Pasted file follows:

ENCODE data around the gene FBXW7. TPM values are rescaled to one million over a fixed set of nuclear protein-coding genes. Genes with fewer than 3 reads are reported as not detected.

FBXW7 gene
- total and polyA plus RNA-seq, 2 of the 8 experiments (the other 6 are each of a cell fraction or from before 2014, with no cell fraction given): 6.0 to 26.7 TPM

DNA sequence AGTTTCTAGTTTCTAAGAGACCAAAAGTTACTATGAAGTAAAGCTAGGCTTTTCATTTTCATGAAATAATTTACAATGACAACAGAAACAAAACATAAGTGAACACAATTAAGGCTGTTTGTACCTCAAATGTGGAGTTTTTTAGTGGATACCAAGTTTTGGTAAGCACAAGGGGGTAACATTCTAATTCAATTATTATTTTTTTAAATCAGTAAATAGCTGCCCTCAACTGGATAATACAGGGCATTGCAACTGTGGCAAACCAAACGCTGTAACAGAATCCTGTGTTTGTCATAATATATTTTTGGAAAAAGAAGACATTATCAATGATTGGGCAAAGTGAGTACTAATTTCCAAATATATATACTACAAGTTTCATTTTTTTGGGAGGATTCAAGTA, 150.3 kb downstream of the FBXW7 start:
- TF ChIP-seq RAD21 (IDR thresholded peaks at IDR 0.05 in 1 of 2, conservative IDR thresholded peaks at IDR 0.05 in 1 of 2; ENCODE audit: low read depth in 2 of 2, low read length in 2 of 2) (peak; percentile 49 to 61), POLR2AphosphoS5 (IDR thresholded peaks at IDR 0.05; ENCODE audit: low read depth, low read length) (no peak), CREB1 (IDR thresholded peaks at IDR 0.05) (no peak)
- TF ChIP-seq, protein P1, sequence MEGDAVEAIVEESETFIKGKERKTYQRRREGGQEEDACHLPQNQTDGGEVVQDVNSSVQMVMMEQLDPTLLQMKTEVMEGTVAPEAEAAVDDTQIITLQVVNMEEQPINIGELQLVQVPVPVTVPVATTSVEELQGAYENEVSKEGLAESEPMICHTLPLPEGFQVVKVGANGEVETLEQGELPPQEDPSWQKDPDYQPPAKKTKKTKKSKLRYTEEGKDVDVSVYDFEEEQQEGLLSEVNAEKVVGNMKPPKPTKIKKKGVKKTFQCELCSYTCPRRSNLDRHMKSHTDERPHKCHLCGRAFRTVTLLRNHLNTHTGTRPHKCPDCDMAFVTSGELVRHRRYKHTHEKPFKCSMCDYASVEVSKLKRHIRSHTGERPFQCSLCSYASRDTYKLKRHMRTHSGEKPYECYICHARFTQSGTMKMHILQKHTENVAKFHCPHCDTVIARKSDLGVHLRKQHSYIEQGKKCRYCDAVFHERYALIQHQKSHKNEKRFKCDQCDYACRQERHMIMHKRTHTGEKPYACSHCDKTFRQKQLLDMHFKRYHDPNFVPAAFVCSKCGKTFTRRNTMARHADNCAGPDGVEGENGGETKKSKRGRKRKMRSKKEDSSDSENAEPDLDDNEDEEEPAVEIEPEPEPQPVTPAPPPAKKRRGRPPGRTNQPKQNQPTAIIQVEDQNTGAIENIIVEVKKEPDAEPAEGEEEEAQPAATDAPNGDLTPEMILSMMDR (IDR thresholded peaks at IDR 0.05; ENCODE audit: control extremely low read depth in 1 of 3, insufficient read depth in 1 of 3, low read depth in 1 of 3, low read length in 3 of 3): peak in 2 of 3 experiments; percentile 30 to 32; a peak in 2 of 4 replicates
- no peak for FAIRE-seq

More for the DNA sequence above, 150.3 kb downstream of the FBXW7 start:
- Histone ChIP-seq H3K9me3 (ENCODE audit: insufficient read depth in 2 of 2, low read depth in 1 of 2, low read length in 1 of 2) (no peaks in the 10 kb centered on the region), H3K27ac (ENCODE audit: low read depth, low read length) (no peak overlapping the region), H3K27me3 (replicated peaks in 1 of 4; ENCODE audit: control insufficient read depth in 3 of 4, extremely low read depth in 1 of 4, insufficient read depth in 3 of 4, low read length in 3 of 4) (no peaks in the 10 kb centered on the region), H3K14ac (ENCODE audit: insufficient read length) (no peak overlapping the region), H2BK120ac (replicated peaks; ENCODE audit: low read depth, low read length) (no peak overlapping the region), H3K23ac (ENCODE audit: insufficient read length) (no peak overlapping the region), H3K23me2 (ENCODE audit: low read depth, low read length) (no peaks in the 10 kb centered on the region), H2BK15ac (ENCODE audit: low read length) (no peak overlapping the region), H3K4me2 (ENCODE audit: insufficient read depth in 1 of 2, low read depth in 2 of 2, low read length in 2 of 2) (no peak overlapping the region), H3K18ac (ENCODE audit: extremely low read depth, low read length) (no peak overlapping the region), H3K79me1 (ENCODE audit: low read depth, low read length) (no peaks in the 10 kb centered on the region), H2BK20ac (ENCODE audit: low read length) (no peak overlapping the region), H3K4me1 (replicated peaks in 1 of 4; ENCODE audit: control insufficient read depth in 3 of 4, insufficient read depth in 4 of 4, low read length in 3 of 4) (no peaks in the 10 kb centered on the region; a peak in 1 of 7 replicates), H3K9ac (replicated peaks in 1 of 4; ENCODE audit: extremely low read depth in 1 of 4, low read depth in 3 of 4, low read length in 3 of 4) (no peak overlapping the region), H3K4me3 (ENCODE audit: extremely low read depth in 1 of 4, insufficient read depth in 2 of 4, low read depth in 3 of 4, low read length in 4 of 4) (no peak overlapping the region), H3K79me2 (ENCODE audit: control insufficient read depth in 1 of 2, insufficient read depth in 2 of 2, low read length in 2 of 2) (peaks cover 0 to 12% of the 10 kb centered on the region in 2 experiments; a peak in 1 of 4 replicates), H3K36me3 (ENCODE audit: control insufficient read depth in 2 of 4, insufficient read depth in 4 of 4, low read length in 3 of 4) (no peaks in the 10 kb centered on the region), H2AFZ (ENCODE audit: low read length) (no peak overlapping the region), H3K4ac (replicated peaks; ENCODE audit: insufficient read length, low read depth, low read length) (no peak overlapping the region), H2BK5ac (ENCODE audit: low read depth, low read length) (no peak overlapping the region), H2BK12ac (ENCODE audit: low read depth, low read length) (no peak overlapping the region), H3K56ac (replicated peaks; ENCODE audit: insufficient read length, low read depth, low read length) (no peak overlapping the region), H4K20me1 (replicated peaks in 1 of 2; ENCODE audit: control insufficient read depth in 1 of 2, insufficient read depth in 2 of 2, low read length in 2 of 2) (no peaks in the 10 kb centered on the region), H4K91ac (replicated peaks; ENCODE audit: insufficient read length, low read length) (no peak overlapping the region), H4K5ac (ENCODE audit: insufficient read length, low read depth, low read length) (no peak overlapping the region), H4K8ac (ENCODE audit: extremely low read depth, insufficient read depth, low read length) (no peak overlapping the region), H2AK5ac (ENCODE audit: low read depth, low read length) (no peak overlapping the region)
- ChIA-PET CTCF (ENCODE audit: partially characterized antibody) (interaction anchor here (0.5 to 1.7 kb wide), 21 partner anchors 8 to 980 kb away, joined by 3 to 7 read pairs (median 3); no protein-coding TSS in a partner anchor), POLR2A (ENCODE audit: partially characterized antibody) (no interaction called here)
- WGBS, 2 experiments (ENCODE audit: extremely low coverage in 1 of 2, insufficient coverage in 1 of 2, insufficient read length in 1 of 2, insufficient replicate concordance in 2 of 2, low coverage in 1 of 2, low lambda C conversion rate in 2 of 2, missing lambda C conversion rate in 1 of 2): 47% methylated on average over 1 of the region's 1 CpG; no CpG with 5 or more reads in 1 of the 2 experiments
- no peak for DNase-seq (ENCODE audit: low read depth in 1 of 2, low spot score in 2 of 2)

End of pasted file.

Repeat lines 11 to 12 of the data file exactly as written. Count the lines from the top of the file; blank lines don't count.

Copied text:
- WGBS, 2 experiments (ENCODE audit: extremely low coverage in 1 of 2, insufficient coverage in 1 of 2, insufficient read length in 1 of 2, insufficient replicate concordance in 2 of 2, low coverage in 1 of 2, low lambda C conversion rate in 2 of 2, missing lambda C conversion rate in 1 of 2): 47% methylated on average over 1 of the region's 1 CpG; no CpG with 5 or more reads in 1 of the 2 experiments
- no peak for DNase-seq (ENCODE audit: low read depth in 1 of 2, low spot score in 2 of 2)